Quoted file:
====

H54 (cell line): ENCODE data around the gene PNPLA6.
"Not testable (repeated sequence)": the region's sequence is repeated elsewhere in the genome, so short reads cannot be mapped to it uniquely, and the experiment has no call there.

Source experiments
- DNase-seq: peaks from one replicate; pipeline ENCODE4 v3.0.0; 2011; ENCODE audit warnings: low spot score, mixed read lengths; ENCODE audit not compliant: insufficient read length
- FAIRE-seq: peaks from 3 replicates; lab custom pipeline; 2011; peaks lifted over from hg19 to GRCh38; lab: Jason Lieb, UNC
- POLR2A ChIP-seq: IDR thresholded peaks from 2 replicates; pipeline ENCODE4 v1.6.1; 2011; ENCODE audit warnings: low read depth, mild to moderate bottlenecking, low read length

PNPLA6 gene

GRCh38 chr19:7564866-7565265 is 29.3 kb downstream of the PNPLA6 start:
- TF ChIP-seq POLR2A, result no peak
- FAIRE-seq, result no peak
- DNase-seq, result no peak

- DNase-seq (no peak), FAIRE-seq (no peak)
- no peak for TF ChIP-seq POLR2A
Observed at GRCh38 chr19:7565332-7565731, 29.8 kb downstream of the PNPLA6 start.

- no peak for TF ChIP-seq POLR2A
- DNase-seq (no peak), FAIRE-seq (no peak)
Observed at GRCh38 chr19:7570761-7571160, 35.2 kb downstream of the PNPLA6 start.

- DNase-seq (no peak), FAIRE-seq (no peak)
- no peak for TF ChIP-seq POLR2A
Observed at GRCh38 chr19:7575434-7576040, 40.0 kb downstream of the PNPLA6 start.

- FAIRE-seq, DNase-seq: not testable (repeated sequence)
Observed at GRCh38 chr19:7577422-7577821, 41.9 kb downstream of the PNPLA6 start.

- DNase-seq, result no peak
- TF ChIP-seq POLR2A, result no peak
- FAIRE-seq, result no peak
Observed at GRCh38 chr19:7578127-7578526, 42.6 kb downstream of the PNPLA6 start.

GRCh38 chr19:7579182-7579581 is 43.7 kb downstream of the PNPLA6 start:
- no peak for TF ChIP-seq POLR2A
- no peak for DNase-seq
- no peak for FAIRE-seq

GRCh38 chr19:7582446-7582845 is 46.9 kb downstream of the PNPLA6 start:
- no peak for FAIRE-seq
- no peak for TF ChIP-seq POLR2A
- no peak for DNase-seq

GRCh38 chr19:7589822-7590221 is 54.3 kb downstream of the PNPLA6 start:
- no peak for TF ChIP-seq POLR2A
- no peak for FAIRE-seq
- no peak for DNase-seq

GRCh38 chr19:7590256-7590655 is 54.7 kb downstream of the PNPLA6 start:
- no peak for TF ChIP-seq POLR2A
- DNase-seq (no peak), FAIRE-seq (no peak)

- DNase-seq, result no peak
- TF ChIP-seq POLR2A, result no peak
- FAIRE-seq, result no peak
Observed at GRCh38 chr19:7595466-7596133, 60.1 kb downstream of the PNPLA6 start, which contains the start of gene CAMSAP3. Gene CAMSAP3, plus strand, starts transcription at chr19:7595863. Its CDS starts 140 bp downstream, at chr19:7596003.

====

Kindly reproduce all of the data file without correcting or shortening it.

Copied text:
H54 (cell line): ENCODE data around the gene PNPLA6.
"Not testable (repeated sequence)": the region's sequence is repeated elsewhere in the genome, so short reads cannot be mapped to it uniquely, and the experiment has no call there.

Source experiments
- DNase-seq: peaks from one replicate; pipeline ENCODE4 v3.0.0; 2011; ENCODE audit warnings: low spot score, mixed read lengths; ENCODE audit not compliant: insufficient read length
- FAIRE-seq: peaks from 3 replicates; lab custom pipeline; 2011; peaks lifted over from hg19 to GRCh38; lab: Jason Lieb, UNC
- POLR2A ChIP-seq: IDR thresholded peaks from 2 replicates; pipeline ENCODE4 v1.6.1; 2011; ENCODE audit warnings: low read depth, mild to moderate bottlenecking, low read length

PNPLA6 gene

GRCh38 chr19:7564866-7565265 is 29.3 kb downstream of the PNPLA6 start:
- TF ChIP-seq POLR2A, result no peak
- FAIRE-seq, result no peak
- DNase-seq, result no peak

- DNase-seq (no peak), FAIRE-seq (no peak)
- no peak for TF ChIP-seq POLR2A
Observed at GRCh38 chr19:7565332-7565731, 29.8 kb downstream of the PNPLA6 start.

- no peak for TF ChIP-seq POLR2A
- DNase-seq (no peak), FAIRE-seq (no peak)
Observed at GRCh38 chr19:7570761-7571160, 35.2 kb downstream of the PNPLA6 start.

- DNase-seq (no peak), FAIRE-seq (no peak)
- no peak for TF ChIP-seq POLR2A
Observed at GRCh38 chr19:7575434-7576040, 40.0 kb downstream of the PNPLA6 start.

- FAIRE-seq, DNase-seq: not testable (repeated sequence)
Observed at GRCh38 chr19:7577422-7577821, 41.9 kb downstream of the PNPLA6 start.

- DNase-seq, result no peak
- TF ChIP-seq POLR2A, result no peak
- FAIRE-seq, result no peak
Observed at GRCh38 chr19:7578127-7578526, 42.6 kb downstream of the PNPLA6 start.

GRCh38 chr19:7579182-7579581 is 43.7 kb downstream of the PNPLA6 start:
- no peak for TF ChIP-seq POLR2A
- no peak for DNase-seq
- no peak for FAIRE-seq

GRCh38 chr19:7582446-7582845 is 46.9 kb downstream of the PNPLA6 start:
- no peak for FAIRE-seq
- no peak for TF ChIP-seq POLR2A
- no peak for DNase-seq

GRCh38 chr19:7589822-7590221 is 54.3 kb downstream of the PNPLA6 start:
- no peak for TF ChIP-seq POLR2A
- no peak for FAIRE-seq
- no peak for DNase-seq

GRCh38 chr19:7590256-7590655 is 54.7 kb downstream of the PNPLA6 start:
- no peak for TF ChIP-seq POLR2A
- DNase-seq (no peak), FAIRE-seq (no peak)

- DNase-seq, result no peak
- TF ChIP-seq POLR2A, result no peak
- FAIRE-seq, result no peak
Observed at GRCh38 chr19:7595466-7596133, 60.1 kb downstream of the PNPLA6 start, which contains the start of gene CAMSAP3. Gene CAMSAP3, plus strand, starts transcription at chr19:7595863. Its CDS starts 140 bp downstream, at chr19:7596003.